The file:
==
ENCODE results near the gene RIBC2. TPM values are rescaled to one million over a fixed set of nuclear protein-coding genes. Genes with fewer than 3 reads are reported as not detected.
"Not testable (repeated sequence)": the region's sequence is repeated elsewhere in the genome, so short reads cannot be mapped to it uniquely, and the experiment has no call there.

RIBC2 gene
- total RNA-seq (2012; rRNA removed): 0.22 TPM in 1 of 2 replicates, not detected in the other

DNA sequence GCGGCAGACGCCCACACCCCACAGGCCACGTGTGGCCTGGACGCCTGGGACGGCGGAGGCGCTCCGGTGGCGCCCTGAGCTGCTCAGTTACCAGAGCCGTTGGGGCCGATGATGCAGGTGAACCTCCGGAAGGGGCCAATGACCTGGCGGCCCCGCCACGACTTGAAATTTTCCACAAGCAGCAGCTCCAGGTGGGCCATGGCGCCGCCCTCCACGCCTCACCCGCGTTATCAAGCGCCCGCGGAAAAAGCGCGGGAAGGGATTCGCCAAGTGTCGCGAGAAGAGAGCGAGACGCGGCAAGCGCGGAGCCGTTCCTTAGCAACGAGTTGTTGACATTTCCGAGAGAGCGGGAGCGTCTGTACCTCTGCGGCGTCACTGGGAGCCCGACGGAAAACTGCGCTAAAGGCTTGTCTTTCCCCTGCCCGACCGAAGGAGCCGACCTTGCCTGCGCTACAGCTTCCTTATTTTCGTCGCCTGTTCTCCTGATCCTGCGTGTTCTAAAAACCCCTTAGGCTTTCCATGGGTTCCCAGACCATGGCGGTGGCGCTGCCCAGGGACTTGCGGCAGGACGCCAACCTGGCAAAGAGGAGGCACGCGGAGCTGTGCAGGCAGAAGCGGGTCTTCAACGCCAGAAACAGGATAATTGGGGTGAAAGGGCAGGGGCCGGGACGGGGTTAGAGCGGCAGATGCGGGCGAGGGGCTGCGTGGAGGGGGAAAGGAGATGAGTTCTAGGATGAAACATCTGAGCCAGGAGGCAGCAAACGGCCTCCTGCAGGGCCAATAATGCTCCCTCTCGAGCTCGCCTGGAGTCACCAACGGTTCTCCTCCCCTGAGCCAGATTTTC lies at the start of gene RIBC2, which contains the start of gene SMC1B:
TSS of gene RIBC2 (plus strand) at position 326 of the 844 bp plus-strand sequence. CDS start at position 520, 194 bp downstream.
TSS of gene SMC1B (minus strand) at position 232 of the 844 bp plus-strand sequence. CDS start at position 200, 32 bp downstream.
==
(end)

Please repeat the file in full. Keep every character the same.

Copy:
ENCODE results near the gene RIBC2. TPM values are rescaled to one million over a fixed set of nuclear protein-coding genes. Genes with fewer than 3 reads are reported as not detected.
"Not testable (repeated sequence)": the region's sequence is repeated elsewhere in the genome, so short reads cannot be mapped to it uniquely, and the experiment has no call there.

RIBC2 gene
- total RNA-seq (2012; rRNA removed): 0.22 TPM in 1 of 2 replicates, not detected in the other

DNA sequence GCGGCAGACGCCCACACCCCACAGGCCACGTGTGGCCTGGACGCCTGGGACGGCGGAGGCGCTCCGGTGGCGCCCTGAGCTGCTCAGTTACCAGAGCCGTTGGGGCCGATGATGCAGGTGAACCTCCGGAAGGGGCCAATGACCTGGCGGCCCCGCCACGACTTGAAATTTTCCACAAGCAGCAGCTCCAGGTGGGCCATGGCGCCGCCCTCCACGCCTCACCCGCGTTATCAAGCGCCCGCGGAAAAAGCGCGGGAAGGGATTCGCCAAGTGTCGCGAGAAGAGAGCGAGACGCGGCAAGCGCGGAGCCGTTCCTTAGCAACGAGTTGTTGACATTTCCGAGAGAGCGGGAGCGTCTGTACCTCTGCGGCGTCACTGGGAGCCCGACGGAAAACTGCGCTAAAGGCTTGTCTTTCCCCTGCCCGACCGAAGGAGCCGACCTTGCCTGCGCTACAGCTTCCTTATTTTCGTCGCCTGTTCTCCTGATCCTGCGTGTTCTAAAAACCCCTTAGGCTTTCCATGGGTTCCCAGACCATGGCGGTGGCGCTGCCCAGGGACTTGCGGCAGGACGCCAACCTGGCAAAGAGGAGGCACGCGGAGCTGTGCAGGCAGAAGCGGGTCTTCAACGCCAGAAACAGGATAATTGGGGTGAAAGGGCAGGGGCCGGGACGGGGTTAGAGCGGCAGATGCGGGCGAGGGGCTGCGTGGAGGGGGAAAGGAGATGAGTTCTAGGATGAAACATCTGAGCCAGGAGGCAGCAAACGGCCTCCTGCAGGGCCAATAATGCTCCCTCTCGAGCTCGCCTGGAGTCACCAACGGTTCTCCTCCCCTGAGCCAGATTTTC lies at the start of gene RIBC2, which contains the start of gene SMC1B:
TSS of gene RIBC2 (plus strand) at position 326 of the 844 bp plus-strand sequence. CDS start at position 520, 194 bp downstream.
TSS of gene SMC1B (minus strand) at position 232 of the 844 bp plus-strand sequence. CDS start at position 200, 32 bp downstream.